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Collapsing Cots Cause Concern In Kuwait
By Steve Liewer
Stars and Stripes
European Edition

February 24, 2004

CAMP NEW YORK, Kuwait It's become an all-too-familiar pratfall here at Camp New York.

Tired soldier loaded with gear plops down on his cot after a long day of training. Crash! He lands on the floor with an embarrassed thud, while his buddies laugh themselves stupid.

"They're junk, that's all they are," griped Pfc. Jonathan Bell, 20, of the 1st Battalion, 77th Armor Regiment, whose cot collapsed under his 205-pound bulk. "The legs just cave."

The cot casualties are mounting. Spc. Shaun Smith, 27, of Atlanta, a supply clerk with the Georgia National Guard's 277th Maintenance Company, estimated more than 500 have been turned in for replacements in the past week. That doesn't count many more collapsed cots that soldiers still are using, propped up with boxes or their own rucksacks.

The collapsing cots do not respect rank. Lt. Col. David Hubner, the Task Force 1-77 commander who stands 6-foot-4, broke one. Capt. Jason Goodfriend, 6-3 and 235 pounds, has crunched two.

In most places, soldiers are using standard Army-issue khaki cots. They aren't pretty, but they're strong.

But Camp New York's come from a private contractor in Kuwait. The brightly colored blue and green cots fold up simply and come in easy-to-carry bags. They are made in China and carry the Saudi brand name Al-Sanidi. They look more suited for weekend camping than the rigors of Army life.

"They aren't built for soldiers. They're built for civilians," Smith said.

For soldiers, cots aren't only beds. They also serve as chair, sofa, dining table and dresser.

"The ones we have back home in Germany are more sturdy," said Spc. Robert Boyer, 21, of Altoona, Pa., of Company C of the 1st Battalion, 18th Infantry Regiment, based in Schweinfurt. He sleeps, jackknife style, on a cot that has collapsed in the middle.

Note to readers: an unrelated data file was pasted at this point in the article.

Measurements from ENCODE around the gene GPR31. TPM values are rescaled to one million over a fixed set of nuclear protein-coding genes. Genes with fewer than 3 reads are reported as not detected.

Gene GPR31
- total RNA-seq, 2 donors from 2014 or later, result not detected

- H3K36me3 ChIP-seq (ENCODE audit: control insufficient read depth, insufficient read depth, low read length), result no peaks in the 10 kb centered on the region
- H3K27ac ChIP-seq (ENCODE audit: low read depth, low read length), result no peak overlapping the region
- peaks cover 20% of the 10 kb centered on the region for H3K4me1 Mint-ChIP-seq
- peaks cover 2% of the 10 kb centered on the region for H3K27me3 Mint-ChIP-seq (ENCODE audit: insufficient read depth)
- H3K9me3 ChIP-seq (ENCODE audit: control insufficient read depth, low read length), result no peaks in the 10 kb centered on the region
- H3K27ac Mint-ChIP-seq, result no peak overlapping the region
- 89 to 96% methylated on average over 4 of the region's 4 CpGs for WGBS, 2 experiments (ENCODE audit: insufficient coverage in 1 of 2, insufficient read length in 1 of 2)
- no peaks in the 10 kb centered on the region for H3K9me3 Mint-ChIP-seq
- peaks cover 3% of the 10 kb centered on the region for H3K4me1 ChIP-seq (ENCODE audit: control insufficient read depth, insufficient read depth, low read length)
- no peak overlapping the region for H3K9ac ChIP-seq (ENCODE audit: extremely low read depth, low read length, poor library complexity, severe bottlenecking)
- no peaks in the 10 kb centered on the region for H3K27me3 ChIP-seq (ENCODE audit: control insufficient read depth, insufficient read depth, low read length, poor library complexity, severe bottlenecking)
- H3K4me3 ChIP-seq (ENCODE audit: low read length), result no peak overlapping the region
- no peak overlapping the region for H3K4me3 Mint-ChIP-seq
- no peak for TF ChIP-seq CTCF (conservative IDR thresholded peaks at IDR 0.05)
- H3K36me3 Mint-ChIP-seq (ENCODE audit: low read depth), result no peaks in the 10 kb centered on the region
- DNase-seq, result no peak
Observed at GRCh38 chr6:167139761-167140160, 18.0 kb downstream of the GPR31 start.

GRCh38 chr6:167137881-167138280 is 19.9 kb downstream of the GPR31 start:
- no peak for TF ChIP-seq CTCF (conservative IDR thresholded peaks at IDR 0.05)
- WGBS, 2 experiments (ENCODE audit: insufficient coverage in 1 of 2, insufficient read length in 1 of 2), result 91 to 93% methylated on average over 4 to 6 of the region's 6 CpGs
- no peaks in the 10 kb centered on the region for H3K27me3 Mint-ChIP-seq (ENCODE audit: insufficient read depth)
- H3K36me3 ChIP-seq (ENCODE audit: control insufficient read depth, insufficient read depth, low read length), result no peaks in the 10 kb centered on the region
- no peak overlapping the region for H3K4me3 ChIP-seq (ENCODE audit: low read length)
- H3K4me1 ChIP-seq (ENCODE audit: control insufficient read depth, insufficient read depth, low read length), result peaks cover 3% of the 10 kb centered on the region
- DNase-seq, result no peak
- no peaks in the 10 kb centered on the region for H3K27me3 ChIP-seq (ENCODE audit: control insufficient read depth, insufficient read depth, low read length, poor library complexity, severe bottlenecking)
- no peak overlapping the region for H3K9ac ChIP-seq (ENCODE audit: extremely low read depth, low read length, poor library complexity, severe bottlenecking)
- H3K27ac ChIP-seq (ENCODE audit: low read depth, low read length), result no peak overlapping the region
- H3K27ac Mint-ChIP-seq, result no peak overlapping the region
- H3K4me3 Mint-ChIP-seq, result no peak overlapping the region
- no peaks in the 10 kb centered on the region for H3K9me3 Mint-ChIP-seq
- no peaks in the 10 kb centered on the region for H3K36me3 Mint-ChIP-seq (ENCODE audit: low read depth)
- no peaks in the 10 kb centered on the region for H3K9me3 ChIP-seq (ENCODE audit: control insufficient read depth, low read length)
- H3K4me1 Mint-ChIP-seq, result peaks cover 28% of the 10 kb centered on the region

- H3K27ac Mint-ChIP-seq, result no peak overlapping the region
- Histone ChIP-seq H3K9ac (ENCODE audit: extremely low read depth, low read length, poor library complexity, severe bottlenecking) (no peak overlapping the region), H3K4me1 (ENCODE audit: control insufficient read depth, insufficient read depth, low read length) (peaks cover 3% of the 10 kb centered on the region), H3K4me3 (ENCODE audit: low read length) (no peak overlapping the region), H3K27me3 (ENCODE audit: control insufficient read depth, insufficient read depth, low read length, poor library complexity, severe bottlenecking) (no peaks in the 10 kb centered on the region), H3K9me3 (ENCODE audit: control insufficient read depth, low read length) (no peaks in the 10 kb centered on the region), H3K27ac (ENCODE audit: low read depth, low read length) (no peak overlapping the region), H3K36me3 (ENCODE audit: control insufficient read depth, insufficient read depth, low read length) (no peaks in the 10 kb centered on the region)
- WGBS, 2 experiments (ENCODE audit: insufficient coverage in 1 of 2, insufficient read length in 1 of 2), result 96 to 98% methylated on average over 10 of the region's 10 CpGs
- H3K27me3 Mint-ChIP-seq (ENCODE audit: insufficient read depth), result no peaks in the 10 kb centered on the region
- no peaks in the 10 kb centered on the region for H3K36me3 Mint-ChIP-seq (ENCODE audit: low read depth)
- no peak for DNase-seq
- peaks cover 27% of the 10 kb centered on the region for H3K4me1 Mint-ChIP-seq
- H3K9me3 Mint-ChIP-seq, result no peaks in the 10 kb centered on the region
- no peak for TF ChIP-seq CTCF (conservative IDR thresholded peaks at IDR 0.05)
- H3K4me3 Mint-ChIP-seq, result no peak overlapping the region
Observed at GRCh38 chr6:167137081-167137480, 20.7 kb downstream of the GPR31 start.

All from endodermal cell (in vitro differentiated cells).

"This is one of the few times you cherish the good ol' Army stuff," said Staff Sgt. Donald Ulbright, 42, of Pana, Ill.

Camp New York's supply staff has issued new cots to replace broken ones. They are beginning to hand out the familiar khaki ones again.

"I'm glad I have a real Army cot," said Goodfriend, 26, of Flemington, N.J. "It just goes to show, the Army knows how to make stuff."

Soldiers are hoping when they head north to Iraq soon, they'll leave behind the newfangled cots.

"I'd rather sleep on the floor," said Bell, of Franklinton, La. "This is the worst camping trip I've ever been on."

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This article is provided courtesy of Stars & Stripes, which got its start as a newspaper for Union troops during the Civil War, and has been published continuously since 1942 in Europe and 1945 in the Pacific. Stripes reporters have been in the field with American soldiers, sailors and airmen in World War II, Korea, the Cold War, Vietnam, the Gulf War, Bosnia and Kosovo, and are now on assignment in the Middle East.

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Copyright 2004 Stars and Stripes. All rights reserved. This material may not be published, broadcast, rewritten or redistributed.


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